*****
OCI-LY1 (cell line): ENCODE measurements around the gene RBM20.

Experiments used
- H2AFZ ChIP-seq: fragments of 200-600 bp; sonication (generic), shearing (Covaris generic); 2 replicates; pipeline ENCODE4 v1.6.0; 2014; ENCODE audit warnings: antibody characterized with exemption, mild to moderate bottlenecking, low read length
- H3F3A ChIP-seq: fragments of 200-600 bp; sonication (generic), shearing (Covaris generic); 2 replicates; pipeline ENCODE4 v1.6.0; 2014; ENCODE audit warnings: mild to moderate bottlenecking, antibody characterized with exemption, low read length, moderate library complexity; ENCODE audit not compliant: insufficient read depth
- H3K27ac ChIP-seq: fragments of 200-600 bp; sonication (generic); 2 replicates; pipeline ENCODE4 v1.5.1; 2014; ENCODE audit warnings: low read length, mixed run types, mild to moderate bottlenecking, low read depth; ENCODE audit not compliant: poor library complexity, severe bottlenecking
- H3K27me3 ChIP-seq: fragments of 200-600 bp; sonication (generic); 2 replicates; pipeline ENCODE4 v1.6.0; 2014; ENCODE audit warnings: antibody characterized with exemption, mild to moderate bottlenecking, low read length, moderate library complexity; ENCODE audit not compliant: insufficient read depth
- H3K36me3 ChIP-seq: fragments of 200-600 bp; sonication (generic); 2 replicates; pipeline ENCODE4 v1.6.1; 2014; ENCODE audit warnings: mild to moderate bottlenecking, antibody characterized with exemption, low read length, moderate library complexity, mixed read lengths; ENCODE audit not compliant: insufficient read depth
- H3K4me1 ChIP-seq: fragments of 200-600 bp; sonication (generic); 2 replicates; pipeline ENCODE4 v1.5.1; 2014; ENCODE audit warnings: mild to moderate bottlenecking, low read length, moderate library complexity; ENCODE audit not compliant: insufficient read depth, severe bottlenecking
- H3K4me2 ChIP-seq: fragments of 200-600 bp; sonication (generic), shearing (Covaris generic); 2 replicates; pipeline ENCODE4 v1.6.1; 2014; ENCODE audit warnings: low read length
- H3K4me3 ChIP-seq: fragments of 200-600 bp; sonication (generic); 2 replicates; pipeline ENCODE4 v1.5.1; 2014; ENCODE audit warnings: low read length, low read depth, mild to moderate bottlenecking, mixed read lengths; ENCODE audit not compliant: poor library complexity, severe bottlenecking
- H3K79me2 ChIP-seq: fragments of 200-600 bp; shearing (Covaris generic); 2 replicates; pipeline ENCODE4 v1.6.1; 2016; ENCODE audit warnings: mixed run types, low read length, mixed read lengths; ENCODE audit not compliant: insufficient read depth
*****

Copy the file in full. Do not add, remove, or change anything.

OCI-LY1 (cell line): ENCODE measurements around the gene RBM20.

Experiments used
- H2AFZ ChIP-seq: fragments of 200-600 bp; sonication (generic), shearing (Covaris generic); 2 replicates; pipeline ENCODE4 v1.6.0; 2014; ENCODE audit warnings: antibody characterized with exemption, mild to moderate bottlenecking, low read length
- H3F3A ChIP-seq: fragments of 200-600 bp; sonication (generic), shearing (Covaris generic); 2 replicates; pipeline ENCODE4 v1.6.0; 2014; ENCODE audit warnings: mild to moderate bottlenecking, antibody characterized with exemption, low read length, moderate library complexity; ENCODE audit not compliant: insufficient read depth
- H3K27ac ChIP-seq: fragments of 200-600 bp; sonication (generic); 2 replicates; pipeline ENCODE4 v1.5.1; 2014; ENCODE audit warnings: low read length, mixed run types, mild to moderate bottlenecking, low read depth; ENCODE audit not compliant: poor library complexity, severe bottlenecking
- H3K27me3 ChIP-seq: fragments of 200-600 bp; sonication (generic); 2 replicates; pipeline ENCODE4 v1.6.0; 2014; ENCODE audit warnings: antibody characterized with exemption, mild to moderate bottlenecking, low read length, moderate library complexity; ENCODE audit not compliant: insufficient read depth
- H3K36me3 ChIP-seq: fragments of 200-600 bp; sonication (generic); 2 replicates; pipeline ENCODE4 v1.6.1; 2014; ENCODE audit warnings: mild to moderate bottlenecking, antibody characterized with exemption, low read length, moderate library complexity, mixed read lengths; ENCODE audit not compliant: insufficient read depth
- H3K4me1 ChIP-seq: fragments of 200-600 bp; sonication (generic); 2 replicates; pipeline ENCODE4 v1.5.1; 2014; ENCODE audit warnings: mild to moderate bottlenecking, low read length, moderate library complexity; ENCODE audit not compliant: insufficient read depth, severe bottlenecking
- H3K4me2 ChIP-seq: fragments of 200-600 bp; sonication (generic), shearing (Covaris generic); 2 replicates; pipeline ENCODE4 v1.6.1; 2014; ENCODE audit warnings: low read length
- H3K4me3 ChIP-seq: fragments of 200-600 bp; sonication (generic); 2 replicates; pipeline ENCODE4 v1.5.1; 2014; ENCODE audit warnings: low read length, low read depth, mild to moderate bottlenecking, mixed read lengths; ENCODE audit not compliant: poor library complexity, severe bottlenecking
- H3K79me2 ChIP-seq: fragments of 200-600 bp; shearing (Covaris generic); 2 replicates; pipeline ENCODE4 v1.6.1; 2016; ENCODE audit warnings: mixed run types, low read length, mixed read lengths; ENCODE audit not compliant: insufficient read depth